Music is thumping, sweat is dripping and hearts are pounding. In a packed aerobic dance studio, students move in the name of health.
“There’s a push by the community to have aerobic and cardio programs, especially ones that start after 5 p.m.,” said Peter Selikowitz, director of the Potomac (Md.) Community Recreation Center, where the aerobic dance classes are held. “That has been a big shift in recent years, and it’s a shift we’re looking to make.”
Throughout the month of February, in honor of American Heart Month, health and fitness professionals are raising awareness about cardiovascular disease and the role of aerobic exercise in preventing it. While recent studies, including one by the Mid America Heart Institute, found that extreme exercise training and competing in endurance events can actually damage the heart, exercise is still the best prescription for a healthy heart.
“All aerobic activity has the potential to bring positive health benefits if the correct intensity [or] level of difficulty and duration are used.”
— Michelle Walters-Edwards, chair and associate professor, Health and Human Performance at Marymount University
“All aerobic activity has the potential to bring positive health benefits if the correct intensity [or] level of difficulty and duration are used,” said Michelle Walters-Edwards, chair and associate professor of Health and Human Performance at Marymount University in Arlington.
Some warning signs that an exercise program might be too intense include “constantly sore muscles, changes in mood, trouble sleeping, a decrease in appetite or feeling weak,” said Joel Martin, Ph.D., assistant professor of kinesiology at George Mason University. “Those are signs that you might be over-training.”
“Too much aerobic exercise can also cause soft tissue issues such as tendinitis and muscle strains. These are signs that the volume of exercise is too great for the muscles and tendons to deal with, and this should be modified,” said Walters-Edwards.
To hit the right target for intensity and duration, both Martin and Walters-Edwards advise checking the guidelines offered by the American Heart Association and the American College of Sports Medicine (ACSM) on how to achieve an optimum level of aerobic intensity. The formula calls for subtracting one’s age from 220 and multiplying that number by 0.5 for a beginner, by 0.69 for someone who exercises frequently for moderate intensity, and by 0.8 to 0.85 for vigorous intensity for those with significant experience with aerobic exercise.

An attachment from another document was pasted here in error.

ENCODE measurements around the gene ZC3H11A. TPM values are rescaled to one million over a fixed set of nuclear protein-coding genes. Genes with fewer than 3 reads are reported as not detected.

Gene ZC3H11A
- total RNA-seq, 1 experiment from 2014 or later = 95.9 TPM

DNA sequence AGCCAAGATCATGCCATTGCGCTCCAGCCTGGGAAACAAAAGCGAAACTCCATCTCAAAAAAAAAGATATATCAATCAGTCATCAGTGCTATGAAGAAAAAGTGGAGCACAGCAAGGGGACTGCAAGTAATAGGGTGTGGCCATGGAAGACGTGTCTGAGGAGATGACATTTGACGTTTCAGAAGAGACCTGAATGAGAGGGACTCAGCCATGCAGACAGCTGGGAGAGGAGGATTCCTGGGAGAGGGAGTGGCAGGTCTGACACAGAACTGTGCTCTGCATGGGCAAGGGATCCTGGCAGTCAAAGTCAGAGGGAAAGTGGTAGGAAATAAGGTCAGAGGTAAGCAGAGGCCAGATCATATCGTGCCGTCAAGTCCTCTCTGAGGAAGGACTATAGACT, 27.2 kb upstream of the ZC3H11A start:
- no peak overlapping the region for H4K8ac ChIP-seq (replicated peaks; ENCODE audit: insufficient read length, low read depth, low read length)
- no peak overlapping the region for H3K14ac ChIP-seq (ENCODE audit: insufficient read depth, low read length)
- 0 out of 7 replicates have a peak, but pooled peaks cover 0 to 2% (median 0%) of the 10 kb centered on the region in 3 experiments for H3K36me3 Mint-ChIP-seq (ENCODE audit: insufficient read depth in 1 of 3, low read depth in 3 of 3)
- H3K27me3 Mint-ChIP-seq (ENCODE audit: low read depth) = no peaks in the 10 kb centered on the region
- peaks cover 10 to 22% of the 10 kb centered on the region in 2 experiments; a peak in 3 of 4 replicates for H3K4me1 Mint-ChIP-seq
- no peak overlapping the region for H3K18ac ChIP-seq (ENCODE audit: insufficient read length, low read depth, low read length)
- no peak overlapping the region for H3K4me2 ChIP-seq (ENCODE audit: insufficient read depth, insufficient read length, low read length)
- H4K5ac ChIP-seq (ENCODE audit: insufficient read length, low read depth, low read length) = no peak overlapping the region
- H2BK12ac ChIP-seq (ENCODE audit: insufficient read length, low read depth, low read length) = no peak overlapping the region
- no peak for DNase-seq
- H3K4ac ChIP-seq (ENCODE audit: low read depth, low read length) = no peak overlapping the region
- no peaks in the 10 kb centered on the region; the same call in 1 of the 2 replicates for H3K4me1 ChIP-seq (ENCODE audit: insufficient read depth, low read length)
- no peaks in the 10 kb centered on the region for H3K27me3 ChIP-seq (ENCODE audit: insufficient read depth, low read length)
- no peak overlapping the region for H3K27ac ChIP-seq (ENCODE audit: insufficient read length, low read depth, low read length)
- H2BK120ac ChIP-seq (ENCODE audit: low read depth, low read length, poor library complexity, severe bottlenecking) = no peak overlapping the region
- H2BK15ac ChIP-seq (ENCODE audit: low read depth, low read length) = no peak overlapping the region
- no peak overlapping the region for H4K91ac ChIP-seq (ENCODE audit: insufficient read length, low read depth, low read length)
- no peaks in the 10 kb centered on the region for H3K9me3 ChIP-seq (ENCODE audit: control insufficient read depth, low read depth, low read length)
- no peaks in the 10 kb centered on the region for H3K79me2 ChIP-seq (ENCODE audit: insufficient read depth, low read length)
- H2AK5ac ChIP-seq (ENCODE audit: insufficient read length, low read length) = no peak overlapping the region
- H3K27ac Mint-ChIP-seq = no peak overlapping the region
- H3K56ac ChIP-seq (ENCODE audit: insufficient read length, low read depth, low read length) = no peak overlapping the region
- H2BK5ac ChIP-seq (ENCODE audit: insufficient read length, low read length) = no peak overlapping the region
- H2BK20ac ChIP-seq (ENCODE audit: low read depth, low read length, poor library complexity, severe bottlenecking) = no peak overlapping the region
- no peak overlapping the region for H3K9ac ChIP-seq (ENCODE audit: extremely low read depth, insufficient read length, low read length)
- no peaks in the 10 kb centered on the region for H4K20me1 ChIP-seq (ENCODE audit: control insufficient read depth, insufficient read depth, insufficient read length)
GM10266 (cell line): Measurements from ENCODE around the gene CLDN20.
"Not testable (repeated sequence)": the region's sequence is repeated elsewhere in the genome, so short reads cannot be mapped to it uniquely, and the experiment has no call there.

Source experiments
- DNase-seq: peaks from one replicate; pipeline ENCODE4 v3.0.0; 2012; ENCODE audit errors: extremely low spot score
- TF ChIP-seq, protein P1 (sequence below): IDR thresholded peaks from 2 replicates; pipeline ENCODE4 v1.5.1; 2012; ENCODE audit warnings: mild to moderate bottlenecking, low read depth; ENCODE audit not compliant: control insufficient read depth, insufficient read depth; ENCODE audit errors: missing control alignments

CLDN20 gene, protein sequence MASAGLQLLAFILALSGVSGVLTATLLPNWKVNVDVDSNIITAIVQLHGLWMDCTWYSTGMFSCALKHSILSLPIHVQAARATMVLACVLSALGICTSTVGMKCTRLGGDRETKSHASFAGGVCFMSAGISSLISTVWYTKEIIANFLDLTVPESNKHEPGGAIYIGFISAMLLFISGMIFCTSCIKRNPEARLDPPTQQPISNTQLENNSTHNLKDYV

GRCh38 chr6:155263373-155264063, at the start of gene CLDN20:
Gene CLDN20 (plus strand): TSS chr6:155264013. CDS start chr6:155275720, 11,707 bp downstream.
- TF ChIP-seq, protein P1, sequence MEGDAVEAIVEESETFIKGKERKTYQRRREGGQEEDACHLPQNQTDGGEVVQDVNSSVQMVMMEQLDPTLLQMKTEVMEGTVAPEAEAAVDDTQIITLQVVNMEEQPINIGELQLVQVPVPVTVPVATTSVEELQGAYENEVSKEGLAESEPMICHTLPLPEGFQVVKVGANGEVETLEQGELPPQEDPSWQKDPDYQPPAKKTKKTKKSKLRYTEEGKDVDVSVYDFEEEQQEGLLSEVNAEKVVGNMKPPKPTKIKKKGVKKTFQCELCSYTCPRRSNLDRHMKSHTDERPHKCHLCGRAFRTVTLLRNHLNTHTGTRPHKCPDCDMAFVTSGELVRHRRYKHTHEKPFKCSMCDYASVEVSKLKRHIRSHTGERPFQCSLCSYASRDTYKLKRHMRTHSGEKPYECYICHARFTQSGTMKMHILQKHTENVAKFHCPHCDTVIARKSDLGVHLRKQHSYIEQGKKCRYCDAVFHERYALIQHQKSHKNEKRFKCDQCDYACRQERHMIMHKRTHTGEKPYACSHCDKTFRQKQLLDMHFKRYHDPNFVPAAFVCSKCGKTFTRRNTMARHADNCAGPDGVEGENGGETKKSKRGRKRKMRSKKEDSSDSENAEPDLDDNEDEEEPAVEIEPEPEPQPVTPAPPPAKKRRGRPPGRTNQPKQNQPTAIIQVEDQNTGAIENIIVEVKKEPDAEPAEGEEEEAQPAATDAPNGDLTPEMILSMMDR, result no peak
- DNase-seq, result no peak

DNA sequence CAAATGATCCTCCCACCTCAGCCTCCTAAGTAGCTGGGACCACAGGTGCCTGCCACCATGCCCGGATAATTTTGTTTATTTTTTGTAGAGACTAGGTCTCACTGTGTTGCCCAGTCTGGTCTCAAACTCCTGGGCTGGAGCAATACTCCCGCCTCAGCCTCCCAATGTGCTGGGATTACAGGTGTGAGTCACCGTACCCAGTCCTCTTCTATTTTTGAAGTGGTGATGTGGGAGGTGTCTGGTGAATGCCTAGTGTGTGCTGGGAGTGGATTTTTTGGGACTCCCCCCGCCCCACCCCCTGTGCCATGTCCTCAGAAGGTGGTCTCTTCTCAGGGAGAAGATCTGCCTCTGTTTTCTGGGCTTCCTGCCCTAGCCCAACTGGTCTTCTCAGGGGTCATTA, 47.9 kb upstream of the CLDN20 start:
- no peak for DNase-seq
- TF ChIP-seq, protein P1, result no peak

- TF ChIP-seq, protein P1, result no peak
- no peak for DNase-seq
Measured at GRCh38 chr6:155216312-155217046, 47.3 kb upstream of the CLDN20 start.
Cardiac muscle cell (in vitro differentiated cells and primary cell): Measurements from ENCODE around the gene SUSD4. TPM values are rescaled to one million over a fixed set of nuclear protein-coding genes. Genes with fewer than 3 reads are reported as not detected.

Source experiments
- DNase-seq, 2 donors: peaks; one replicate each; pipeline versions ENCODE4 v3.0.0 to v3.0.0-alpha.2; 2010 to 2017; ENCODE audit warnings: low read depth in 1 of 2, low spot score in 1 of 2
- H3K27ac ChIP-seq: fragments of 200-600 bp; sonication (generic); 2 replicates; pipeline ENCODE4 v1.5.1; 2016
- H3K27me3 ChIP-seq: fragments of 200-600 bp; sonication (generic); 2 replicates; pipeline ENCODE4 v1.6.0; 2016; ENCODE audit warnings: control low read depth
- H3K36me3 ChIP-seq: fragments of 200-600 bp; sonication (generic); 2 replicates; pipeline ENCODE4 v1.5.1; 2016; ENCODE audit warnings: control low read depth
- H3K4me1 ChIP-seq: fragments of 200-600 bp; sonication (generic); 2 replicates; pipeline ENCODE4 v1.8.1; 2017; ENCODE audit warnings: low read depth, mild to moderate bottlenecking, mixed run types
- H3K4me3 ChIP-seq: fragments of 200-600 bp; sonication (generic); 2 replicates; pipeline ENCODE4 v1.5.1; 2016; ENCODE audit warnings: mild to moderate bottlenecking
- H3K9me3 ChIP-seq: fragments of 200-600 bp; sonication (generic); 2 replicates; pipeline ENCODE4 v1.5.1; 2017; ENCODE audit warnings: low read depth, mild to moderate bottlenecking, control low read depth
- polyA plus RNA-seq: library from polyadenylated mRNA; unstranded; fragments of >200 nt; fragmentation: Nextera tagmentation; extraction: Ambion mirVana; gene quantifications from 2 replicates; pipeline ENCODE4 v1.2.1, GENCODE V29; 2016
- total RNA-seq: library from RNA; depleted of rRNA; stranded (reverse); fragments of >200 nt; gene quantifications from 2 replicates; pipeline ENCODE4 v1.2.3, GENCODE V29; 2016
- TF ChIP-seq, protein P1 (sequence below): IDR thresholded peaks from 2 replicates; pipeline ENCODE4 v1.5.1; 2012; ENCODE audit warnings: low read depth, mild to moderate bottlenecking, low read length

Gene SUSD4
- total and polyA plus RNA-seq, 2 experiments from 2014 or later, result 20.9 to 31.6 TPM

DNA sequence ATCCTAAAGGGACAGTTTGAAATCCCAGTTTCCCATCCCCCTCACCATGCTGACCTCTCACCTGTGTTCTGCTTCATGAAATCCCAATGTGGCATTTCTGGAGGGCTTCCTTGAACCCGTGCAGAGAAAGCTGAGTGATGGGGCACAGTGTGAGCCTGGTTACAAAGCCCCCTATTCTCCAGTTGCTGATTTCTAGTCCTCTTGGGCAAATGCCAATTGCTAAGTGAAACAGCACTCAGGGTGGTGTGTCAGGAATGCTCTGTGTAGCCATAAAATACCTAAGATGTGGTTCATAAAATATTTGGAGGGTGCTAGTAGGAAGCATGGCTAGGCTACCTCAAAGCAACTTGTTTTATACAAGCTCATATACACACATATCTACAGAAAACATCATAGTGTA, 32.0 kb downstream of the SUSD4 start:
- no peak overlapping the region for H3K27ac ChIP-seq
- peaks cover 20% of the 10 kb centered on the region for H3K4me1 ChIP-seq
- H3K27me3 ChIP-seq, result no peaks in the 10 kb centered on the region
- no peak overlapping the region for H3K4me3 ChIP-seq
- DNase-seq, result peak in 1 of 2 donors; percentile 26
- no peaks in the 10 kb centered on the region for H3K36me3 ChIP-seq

Wear Red Day
Friday, Feb. 5
The American Heart Association is encouraging residents to show support for the fight against heart disease in women by wearing red on Friday, Feb. 5 — National Wear Red Day. Part of the American Heart Association's Go Red for Women movement, Wear Red Day focuses the attention on heart disease, the number one killer of women in America.
ACSM recommends 30 minutes of aerobic exercise three to five days each week at a moderate intensity. “If you can hold a conversation while exercising that is a safe intensity for beginners,” said Walters-Edwards.
The standards are based on “how fit you already are, your age and how accustomed your body is to the demands of cardio workouts,” said Walters-Edwards. “The more accustomed you are to working out aerobically the greater your endurance capacity will be.”
A beginner, says Walters-Edwards, might aim for a combination of walking and jogging to reach the 30-minute recommended daily minimum. This time can be broken down into two 15-minute sessions. “It is always a good idea to have at least one rest day per week with no exercise to support recovery, she said.